A.C.S.E.S.O Gran Canaria, identifies positive youth development (PYD) as a major new approach for interventions. We can describe it as “the intentional process of providing all youth with the support, relationships, experiences, resources, and opportunities needed to become successful and competent adults.”

A growing number of evaluations suggest that PYD can improve youth outcomes, and that incorporating it into existing interventions can enhance their effectiveness.

For example, youth are more likely to join, attend, and be engaged in all types of programs that employ a positive youth development approach.

Positive youth development has been defined by eight key elements:

  1. Physical and psychological safety;

  2. Supportive relationships;

  3. Opportunities to belong;

  4. Support for efficacy and mattering;

  5. Positive social norms;

  6. Opportunities for skill-building;

  7. Appropriate structure; and

  8. Integration of family, school, and community efforts.

If these approaches are successful for youth, why wouldn’t they be effective for adults too?  

Physical and psychological safety are critical from infancy to old age

Providing an environment that is free of bullying, trauma, and crime and which respects people’s privacy and dignity is the basic element of positive youth development. Physical safety is widely understood to be important, but providing psychological safety in the form of an attractive clean space, confidentiality, and a pleasant respectful staff is important at all ages.

Supportive relationships are critical for adolescent development ,

We know that humans are a social species and that relationships matter throughout life. For youth, these may include relationships with parents, teachers, youth workers, mentors, peers, and staff in after-school programs. Mentoring is often recommended for adolescents as a way to provide a positive relationship with a caring adult. An apprenticeship, with supportive supervisors and colleagues, might provide an analogous relationship for an emerging adult. We believe that programs that serve low-income adults should also follow this approach and that it will be beneficial for service providers that support adults to recognise the value of ongoing positive and caring relationships.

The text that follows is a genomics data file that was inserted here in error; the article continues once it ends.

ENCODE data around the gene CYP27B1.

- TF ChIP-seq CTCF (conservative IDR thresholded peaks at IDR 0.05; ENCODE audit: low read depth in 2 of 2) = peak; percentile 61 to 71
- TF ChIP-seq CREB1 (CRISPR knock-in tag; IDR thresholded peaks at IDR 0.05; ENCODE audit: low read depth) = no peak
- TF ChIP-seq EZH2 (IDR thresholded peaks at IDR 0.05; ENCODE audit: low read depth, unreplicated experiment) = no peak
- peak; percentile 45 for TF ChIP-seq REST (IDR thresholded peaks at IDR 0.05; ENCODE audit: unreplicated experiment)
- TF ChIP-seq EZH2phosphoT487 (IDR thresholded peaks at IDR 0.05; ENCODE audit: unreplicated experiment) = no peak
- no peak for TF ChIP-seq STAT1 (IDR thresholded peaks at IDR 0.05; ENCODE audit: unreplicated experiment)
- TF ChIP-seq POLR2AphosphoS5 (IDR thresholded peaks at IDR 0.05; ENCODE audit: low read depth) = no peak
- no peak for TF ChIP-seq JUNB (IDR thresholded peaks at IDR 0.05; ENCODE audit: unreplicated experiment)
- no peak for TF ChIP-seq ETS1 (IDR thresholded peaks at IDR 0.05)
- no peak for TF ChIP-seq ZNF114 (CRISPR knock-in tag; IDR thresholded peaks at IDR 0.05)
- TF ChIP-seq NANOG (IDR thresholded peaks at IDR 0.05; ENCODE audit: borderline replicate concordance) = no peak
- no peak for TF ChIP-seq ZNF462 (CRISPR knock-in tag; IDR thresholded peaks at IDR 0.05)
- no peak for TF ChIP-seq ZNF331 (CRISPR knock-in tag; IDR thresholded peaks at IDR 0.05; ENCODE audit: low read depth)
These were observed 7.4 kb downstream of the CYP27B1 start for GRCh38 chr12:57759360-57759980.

Opportunities to belong, support for efficacy and mattering

These also answer the basic human needs to affiliate and to be respected and have a sense of personal worth and social role valorisation. As adolescents build their personal identity, these elements of a PYD program can help to recruit, retain, and engage adolescents. The same is true for adults, who want to be valued members of sports teams, clubs, or work groups. Older adults similarly want to be treated with respect and to feel worthwhile and employability training, job search programs etc. can provide them with this.

Positive social norms are critical elements of a functioning society

They provide positive goals for what people should aspire to, not simply what is bad, wrong, negative, illegal, or ill-advised. No one at any age wants to have others admonish them constantly about what not to do. Rather, adults and emerging adults benefit from having positive goals to be fostered and achieved, as in PYD programs. Adults generally want to be good at something and play a role in their community. Learning new skills in a supportive and positive environment helps adults to be responsive to approaches that assume and foster such positive norms.

Opportunities for skill-building vary by age and appropriate structure will also vary by age

At every age, we seek to attain new competencies and perform well in our roles. Programs that recognise and build on this positive motivation, in settings that are age-appropriate, will likely attract more participation and engagement.

In conclusion, as these principles are proving to be so effective among youth, maybe programs that support adults would also benefit from fostering and adult version, (PAD) positive adult development.

A.C.S.E.S.O has now introduced the 8 key elements into all projects and programmes for youth and adults alike and we are also developing a multilateral research project with several other organisations throughout the EU. 

For more information about PYD, visit this Wiki.